June 22, 2018
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American Legion, Rockland battle for cannons

Rockland Historical Society | BDN
Rockland Historical Society | BDN
This is one of two Civil War cannons that is at the center of a disagreement between Rockland and the American Legion. This picture is from before 2002 when the cannons were at the Shore Village Museum on Limerock Street.
By Stephen Betts, BDN Staff

ROCKLAND, Maine — The local American Legion post wants to place two Civil War cannons — that have been stored in an impound lot for a decade — at the new Midcoast Area Veterans Memorial.

The city council, however, would need to reverse a decision it made years ago to place the howitzers at another memorial, located downtown.

At the Monday night meeting of the Rockland City Council, Donald Robishaw Sr. of the Winslow-Holbrook-Merritt post of the American Legion asked for the two small cannons to be given to the American Legion. He said they would be placed by the Midcoast Area Veterans Memorial that was dedicated Friday at the Legion property on upper Limerock Street.

Robishaw, a Rockland resident, said the cannons were donated by the U.S. Department of Defense and are not the property of the city.

Mayor Brian Harden said Tuesday that the city’s attorney is on vacation this week but has been looking into the issue.

The mayor, a local historian, said the cannons were donated by the federal government to the local chapter of the Grand Army of the Republic in 1897.
The Grand Army was a group that advocated for the veterans of the Civil War.

The cannons were originally placed on the GAR property — where the Bank of America branch on Union Street is located and later moved to Limerock Street in the 1960s where the Shore Village Museum would also operate.

The cannons remained there until Rockland sold the Shore Village Museum property in 2002 to the neighboring Burpee Carpenter & Hutchins Funeral Home. The large flagpole that had been located with the cannons was moved at that time to Chapman Memorial Park at the intersection of Park and Main streets. The cannons were placed in the city impound lot in back of city hall with the intention of placing them next to the flagpole.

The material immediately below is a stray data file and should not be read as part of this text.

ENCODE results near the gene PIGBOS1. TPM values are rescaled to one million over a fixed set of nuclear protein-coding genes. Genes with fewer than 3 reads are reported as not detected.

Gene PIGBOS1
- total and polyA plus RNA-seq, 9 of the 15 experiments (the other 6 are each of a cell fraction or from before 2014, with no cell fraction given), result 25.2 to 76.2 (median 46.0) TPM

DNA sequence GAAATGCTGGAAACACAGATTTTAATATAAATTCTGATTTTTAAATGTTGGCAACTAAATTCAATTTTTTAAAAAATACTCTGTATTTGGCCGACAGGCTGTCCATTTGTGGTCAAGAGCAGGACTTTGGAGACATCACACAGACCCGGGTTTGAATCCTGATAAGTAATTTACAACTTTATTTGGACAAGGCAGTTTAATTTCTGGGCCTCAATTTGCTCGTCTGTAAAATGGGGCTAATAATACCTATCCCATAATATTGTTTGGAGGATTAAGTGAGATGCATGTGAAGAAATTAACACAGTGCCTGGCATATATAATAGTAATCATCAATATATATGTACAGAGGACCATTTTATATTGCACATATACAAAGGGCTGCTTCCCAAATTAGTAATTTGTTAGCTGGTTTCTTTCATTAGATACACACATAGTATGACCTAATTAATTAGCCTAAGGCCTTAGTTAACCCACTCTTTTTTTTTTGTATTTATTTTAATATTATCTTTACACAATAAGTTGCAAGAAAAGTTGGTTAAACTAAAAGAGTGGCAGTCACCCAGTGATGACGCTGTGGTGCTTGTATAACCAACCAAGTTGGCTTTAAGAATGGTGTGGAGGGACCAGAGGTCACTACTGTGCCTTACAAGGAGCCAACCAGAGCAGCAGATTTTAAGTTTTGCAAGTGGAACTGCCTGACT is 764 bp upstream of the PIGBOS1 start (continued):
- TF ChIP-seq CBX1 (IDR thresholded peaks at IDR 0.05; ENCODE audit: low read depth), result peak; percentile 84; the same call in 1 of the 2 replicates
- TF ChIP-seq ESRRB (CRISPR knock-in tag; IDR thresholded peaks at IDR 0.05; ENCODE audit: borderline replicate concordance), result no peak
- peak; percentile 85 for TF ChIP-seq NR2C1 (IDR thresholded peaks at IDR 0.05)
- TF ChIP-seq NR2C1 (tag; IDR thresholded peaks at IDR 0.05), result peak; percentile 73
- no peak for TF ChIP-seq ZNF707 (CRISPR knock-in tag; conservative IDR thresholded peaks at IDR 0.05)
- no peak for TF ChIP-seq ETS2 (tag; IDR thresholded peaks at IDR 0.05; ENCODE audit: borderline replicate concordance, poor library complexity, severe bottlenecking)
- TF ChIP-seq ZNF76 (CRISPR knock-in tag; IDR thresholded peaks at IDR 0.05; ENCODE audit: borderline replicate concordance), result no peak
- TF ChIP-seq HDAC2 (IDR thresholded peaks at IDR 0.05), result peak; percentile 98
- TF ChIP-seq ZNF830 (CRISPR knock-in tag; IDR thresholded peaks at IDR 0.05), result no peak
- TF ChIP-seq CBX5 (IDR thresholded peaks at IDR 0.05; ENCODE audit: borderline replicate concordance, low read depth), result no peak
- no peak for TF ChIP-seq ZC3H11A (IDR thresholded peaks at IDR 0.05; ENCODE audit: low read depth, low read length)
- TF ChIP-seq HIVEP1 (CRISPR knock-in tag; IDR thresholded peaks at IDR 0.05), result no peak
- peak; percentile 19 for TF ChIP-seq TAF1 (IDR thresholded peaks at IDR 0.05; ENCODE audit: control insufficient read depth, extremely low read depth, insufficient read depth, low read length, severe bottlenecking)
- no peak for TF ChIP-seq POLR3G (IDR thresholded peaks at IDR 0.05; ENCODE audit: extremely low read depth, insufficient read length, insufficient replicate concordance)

But Harden said there have been three city managers since the cannons were placed in the impound lot and that likely played a role in the move not being made.

Harden said the council decided on the downtown site because it was in the core of the community.

He said there is about $15,000 in a municipal reserve account to maintain such items.

There are two pads for the cannons to be placed at Chapman Park but they are in need of repair, he said. The mayor said the council will await advice from its attorney and then decide what to do with the cannons.

Robishaw said Tuesday, however, that surplus military equipment such as the cannons should be the property of the successor to the GAR. As such, Robishaw said it would be most fitting for the cannons to be placed on the American Legion property because of that site’s historical significance.

The property is near where the first group of Rockland men trained before going off to fight in the Civil War.

Harden praised the new memorial on the Legion property but said the cannons should go with the flagpole.

“It’s OK to have more than one monument in town,” Harden said.

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